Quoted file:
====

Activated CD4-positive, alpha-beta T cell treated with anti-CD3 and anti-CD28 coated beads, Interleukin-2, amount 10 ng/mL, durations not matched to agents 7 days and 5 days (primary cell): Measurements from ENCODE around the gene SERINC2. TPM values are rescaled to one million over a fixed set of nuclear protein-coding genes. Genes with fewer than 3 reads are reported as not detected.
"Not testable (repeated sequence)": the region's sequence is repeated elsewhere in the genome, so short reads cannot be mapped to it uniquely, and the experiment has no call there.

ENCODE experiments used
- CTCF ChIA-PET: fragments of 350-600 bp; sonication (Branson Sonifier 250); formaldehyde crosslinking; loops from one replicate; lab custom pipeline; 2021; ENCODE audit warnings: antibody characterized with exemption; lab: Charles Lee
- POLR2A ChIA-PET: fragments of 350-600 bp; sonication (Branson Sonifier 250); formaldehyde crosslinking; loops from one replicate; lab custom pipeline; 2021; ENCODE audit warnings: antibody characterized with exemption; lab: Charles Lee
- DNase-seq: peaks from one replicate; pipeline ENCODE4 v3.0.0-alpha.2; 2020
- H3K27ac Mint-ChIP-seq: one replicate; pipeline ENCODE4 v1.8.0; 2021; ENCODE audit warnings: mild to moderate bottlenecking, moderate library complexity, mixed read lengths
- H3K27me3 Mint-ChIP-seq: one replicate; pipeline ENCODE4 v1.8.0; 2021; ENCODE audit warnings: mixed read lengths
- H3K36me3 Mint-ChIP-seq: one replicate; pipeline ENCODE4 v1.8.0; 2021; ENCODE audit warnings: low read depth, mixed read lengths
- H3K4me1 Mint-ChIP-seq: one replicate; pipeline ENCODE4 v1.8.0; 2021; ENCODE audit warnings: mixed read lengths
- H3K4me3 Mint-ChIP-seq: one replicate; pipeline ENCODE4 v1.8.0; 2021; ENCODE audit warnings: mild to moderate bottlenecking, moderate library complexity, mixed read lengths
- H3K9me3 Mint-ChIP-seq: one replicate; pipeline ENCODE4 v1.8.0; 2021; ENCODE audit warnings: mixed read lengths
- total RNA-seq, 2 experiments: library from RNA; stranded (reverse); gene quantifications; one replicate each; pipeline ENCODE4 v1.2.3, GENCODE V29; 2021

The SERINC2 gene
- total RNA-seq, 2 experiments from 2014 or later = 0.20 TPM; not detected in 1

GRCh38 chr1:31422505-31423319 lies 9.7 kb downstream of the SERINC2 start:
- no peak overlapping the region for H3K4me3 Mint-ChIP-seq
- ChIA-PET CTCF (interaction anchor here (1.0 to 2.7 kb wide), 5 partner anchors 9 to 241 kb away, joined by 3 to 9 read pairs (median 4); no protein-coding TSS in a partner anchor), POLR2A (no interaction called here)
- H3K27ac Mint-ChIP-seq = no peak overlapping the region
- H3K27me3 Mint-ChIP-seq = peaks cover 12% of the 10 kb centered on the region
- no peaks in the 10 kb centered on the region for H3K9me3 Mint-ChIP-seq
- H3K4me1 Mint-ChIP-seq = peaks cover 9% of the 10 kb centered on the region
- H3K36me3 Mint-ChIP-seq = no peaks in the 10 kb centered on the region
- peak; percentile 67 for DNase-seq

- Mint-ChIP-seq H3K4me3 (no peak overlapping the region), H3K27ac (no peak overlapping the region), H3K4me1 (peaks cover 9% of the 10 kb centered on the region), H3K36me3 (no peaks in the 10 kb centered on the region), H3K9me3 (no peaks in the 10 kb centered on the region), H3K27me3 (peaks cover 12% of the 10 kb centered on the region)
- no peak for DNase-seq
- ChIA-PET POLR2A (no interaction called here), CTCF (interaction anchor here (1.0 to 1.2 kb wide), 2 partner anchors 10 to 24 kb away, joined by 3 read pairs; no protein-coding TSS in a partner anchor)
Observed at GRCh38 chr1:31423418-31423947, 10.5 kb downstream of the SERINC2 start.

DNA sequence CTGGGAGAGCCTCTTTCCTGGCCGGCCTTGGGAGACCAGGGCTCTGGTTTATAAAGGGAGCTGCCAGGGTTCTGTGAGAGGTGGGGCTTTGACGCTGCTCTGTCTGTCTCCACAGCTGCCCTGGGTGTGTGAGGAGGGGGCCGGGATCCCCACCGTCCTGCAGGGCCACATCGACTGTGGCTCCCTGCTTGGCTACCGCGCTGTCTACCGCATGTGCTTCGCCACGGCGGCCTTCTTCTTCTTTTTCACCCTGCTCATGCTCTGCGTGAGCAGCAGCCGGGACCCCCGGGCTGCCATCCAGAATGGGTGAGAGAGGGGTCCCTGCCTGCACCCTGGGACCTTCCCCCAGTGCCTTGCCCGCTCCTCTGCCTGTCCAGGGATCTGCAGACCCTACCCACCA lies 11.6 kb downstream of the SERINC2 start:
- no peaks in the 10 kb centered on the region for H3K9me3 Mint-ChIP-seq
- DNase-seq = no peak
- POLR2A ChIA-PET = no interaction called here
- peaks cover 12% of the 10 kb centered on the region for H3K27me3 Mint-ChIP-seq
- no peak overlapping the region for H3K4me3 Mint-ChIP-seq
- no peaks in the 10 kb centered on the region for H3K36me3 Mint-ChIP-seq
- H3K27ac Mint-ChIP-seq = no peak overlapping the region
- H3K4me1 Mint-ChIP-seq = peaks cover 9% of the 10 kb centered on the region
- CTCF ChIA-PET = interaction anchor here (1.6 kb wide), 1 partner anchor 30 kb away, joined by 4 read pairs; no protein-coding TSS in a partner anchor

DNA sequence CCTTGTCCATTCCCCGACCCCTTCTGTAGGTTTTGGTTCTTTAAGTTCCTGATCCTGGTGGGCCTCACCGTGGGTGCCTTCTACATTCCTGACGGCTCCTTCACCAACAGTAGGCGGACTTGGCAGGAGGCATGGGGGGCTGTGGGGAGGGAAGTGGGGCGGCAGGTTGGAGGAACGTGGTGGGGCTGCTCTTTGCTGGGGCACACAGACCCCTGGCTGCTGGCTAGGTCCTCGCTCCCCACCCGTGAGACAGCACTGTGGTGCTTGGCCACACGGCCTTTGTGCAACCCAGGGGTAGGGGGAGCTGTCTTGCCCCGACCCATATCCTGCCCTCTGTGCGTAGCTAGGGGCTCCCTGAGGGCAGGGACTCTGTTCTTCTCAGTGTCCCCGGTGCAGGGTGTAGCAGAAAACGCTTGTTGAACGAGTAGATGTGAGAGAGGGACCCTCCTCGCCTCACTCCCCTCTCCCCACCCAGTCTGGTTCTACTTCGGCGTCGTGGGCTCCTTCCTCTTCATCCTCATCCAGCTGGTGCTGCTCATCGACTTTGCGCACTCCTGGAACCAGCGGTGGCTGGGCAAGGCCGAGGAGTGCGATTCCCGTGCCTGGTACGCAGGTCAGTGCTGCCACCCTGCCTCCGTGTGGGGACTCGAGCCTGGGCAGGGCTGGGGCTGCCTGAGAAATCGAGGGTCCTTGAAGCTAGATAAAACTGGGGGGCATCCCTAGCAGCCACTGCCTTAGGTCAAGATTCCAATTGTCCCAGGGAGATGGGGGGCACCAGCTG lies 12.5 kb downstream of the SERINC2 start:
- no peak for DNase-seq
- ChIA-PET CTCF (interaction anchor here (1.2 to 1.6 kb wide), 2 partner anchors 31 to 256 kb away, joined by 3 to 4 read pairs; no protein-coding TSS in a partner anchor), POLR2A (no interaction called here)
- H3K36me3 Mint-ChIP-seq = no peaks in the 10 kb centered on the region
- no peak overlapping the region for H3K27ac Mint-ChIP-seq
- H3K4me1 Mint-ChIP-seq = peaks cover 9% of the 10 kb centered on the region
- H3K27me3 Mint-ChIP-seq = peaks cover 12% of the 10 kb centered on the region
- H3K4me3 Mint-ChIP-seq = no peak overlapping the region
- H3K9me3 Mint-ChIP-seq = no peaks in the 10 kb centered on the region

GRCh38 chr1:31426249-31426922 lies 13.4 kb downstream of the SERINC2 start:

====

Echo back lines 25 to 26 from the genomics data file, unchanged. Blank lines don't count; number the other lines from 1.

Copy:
- Mint-ChIP-seq H3K4me3 (no peak overlapping the region), H3K27ac (no peak overlapping the region), H3K4me1 (peaks cover 9% of the 10 kb centered on the region), H3K36me3 (no peaks in the 10 kb centered on the region), H3K9me3 (no peaks in the 10 kb centered on the region), H3K27me3 (peaks cover 12% of the 10 kb centered on the region)
- no peak for DNase-seq